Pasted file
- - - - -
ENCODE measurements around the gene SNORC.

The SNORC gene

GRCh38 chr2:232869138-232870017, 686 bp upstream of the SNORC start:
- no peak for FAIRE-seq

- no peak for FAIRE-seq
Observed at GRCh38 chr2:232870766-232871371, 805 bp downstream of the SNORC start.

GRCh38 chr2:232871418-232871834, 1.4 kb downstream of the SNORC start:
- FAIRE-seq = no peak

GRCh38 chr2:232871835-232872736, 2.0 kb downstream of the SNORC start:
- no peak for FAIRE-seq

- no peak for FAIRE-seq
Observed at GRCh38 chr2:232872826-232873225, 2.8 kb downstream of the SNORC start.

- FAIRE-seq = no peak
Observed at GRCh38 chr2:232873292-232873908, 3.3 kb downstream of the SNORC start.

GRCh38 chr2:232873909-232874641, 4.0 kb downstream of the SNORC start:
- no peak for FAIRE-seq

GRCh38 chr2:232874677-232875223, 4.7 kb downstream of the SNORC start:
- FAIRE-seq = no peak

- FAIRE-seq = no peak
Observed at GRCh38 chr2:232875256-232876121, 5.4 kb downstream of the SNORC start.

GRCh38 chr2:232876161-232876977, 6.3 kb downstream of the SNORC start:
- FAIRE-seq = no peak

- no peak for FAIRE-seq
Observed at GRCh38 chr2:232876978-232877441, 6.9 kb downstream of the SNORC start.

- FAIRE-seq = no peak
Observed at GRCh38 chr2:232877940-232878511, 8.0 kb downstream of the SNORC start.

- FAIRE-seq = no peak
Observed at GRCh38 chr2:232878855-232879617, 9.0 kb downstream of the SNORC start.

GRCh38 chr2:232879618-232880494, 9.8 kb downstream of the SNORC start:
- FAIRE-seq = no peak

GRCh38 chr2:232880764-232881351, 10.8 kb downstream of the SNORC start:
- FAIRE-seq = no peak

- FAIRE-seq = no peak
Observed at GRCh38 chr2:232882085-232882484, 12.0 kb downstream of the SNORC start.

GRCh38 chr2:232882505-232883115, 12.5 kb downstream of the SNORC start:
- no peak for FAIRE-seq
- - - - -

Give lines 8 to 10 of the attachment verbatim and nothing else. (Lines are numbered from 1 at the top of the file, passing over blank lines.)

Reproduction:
- FAIRE-seq = no peak

GRCh38 chr2:232871835-232872736, 2.0 kb downstream of the SNORC start:
- no peak for FAIRE-seq